The reason for that is, like I said, the book being very slow at times. Actually, the only scene which actually felt like a convincing action scene was one of the last ones. But, hell: That scene was freaking great! But the rest of the story… Well, the first 150 pages or something like that were his complete backstory and the story of how he ended up in the cage. Kind of interesting, but not enough for 150 pages.

The very beginning of the book though is still in the present and there is no other way of describing it but unique. The book starts when the protagonist is already in the cage but you don’t know his name because it is all told in the second person singular. And then the backstory starts, you get to know Nathan and his family better and of course how he got into the cage.

As I already mentioned, the writing is obviously unique and really fascinating: The character somehow shines through all the words, giving you a feeling of who he is before he is properly introduced.
Just one little thing: There was one time that they spoke of Marcus, the big-bad witch, as “you-know-who”. Am I wrong or does this sound weirdly like Voldemort? Maybe it’s just one of these jokes I don’t get…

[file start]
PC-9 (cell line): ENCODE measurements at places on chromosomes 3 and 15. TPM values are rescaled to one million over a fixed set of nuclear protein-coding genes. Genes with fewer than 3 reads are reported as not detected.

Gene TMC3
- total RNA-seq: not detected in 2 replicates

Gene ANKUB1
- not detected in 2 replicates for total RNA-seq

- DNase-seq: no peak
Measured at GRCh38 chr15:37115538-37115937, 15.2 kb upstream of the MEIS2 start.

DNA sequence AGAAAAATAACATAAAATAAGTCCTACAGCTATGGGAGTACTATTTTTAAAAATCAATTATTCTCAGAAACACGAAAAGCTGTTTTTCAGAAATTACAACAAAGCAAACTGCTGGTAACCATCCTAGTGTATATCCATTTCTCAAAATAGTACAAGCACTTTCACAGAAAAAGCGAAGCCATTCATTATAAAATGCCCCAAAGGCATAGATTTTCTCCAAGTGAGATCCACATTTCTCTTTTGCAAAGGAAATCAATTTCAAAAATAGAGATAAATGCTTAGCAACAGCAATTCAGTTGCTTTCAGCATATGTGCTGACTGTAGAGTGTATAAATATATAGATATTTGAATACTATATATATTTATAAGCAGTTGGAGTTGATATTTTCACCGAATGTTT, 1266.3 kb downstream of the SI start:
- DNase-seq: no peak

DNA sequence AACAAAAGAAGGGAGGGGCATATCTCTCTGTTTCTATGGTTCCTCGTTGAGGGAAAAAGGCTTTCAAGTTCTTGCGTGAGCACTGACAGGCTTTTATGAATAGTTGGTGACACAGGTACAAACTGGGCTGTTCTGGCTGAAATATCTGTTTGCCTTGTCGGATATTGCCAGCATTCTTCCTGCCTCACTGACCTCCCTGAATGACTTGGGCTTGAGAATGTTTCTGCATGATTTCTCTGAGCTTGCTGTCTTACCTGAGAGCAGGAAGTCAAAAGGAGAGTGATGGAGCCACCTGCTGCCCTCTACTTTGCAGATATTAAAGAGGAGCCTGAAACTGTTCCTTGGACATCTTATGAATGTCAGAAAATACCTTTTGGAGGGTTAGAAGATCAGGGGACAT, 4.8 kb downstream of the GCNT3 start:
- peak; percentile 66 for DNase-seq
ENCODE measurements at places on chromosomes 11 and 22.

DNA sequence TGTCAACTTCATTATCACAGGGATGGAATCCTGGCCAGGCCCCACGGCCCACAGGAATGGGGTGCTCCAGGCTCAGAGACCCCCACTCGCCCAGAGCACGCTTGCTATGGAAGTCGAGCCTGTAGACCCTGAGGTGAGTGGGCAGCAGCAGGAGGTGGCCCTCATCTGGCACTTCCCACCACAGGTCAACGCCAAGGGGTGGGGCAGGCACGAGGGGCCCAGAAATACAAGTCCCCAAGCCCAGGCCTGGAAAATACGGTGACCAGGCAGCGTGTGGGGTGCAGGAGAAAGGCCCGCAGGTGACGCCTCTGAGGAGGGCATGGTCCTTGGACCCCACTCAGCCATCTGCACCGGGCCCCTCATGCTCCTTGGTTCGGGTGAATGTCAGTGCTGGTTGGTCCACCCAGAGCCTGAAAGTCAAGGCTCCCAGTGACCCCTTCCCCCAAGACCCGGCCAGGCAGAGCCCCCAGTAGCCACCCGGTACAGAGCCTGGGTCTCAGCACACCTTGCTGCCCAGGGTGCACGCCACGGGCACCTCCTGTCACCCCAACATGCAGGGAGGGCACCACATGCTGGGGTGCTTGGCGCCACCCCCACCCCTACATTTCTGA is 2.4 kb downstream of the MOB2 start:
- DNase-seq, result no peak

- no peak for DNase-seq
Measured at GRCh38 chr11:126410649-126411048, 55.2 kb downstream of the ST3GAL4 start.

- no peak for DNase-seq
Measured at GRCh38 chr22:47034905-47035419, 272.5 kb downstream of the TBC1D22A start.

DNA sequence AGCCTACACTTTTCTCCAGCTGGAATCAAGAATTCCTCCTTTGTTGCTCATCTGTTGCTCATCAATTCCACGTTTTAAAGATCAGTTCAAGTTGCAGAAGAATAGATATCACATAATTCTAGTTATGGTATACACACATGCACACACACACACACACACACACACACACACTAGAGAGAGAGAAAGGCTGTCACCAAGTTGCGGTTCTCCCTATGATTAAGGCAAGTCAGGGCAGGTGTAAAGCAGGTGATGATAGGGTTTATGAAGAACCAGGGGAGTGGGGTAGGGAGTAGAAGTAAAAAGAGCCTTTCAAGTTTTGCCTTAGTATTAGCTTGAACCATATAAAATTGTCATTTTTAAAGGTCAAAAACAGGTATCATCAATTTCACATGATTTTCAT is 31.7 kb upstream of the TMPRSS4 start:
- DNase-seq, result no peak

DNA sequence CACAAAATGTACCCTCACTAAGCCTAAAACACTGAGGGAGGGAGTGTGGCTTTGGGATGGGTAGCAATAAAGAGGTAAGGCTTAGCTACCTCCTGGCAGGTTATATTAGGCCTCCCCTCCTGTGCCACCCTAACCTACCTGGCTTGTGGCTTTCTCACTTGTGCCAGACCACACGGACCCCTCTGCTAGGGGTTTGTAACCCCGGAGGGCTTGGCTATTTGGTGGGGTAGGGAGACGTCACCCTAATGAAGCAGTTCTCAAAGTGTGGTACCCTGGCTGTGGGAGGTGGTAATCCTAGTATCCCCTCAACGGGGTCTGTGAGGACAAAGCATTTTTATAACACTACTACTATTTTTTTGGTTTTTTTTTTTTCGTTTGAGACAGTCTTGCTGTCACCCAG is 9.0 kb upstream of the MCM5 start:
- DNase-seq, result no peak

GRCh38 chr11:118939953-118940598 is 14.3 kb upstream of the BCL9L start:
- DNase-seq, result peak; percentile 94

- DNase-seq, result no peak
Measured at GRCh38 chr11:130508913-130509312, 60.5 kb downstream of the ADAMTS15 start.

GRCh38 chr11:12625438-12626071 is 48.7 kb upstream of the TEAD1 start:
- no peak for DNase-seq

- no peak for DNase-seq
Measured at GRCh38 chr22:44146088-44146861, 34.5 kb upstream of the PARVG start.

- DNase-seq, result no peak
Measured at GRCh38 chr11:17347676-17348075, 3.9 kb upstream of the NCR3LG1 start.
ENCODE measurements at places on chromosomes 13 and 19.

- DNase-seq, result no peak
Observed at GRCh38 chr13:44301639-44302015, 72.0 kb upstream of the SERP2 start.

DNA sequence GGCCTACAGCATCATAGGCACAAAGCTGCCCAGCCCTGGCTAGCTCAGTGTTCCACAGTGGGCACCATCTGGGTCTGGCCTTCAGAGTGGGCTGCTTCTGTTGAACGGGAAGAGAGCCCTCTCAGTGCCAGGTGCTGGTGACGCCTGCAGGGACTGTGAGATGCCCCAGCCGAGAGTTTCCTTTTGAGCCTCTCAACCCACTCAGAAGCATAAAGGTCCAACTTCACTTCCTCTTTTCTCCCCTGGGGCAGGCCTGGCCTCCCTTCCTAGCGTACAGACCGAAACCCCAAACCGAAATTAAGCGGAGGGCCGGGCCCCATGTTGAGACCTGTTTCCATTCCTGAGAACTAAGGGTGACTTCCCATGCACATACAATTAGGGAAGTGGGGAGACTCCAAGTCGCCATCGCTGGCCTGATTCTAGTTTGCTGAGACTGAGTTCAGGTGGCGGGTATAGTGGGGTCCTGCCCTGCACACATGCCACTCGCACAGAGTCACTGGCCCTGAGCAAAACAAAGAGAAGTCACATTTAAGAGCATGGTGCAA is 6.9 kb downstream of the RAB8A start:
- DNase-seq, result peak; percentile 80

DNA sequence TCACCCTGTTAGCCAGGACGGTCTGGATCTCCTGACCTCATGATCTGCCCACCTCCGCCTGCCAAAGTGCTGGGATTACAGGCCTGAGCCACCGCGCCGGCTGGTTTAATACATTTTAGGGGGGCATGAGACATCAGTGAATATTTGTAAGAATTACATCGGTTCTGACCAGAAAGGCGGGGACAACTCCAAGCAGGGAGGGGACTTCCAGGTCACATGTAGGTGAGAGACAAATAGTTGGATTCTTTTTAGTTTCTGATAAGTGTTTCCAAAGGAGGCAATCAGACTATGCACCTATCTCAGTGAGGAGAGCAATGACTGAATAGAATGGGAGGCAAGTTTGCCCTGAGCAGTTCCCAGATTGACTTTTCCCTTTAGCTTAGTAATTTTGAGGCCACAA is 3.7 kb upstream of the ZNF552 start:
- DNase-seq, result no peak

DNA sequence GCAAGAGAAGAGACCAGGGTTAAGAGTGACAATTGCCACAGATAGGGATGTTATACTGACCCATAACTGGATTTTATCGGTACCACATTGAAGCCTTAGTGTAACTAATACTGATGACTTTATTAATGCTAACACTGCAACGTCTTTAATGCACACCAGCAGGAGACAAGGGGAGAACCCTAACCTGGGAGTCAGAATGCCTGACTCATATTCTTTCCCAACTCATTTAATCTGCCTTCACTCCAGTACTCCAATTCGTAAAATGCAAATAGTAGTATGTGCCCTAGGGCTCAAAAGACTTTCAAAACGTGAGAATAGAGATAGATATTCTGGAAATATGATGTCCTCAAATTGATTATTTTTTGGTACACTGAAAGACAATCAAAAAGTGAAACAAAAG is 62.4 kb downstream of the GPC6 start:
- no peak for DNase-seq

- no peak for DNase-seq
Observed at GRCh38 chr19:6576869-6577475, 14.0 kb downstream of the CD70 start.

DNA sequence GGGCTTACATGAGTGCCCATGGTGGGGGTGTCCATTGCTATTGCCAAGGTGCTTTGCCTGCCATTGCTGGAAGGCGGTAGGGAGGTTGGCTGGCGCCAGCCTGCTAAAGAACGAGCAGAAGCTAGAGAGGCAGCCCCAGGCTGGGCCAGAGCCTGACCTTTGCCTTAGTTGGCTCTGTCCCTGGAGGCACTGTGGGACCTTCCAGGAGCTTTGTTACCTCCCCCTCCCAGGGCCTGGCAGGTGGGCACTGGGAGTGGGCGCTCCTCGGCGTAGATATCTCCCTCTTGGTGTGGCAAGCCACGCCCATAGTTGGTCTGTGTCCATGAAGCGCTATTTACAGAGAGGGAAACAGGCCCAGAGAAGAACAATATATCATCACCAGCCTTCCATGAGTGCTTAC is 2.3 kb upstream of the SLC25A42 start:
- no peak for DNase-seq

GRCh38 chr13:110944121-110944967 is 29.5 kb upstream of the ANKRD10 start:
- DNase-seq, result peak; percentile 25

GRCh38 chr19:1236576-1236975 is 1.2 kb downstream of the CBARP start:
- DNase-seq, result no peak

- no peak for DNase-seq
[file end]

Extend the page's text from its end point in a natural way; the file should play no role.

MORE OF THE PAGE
Tuesday, May 12, 2015

Review: Wayward Volume One: String Theory by Jim Zub

My rating: 4/5 stars
Original language: English
Series: Wayward #1-4
Genre: Comics, Graphic Novels, Fantasy (Urban Fantasy), Paranormal, Cultural (Japan)
Published: March 25th 2015 by Image Comics
Pages: 144 pages
Source: Received via Netgalley

Links: Goodreads 

Summary (from Goodreads)
Rori Lane is trying to start a new life when she reunites with her mother in Japan, but ancient creatures lurking in the shadows of Tokyo sense something hidden deep within her, threatening everything she holds dear. Can Rori unlock the secrets of her power before it's too late?





My Thoughts

Wayward is a nice breath of fresh air in the big group of Japan-themed comics and Graphic Novels (Not even mentioning manga, but they are usually Japan-themed). The drawing was a mixture of comic and manga which suited the setting and the main character, who was half Irish perfectly.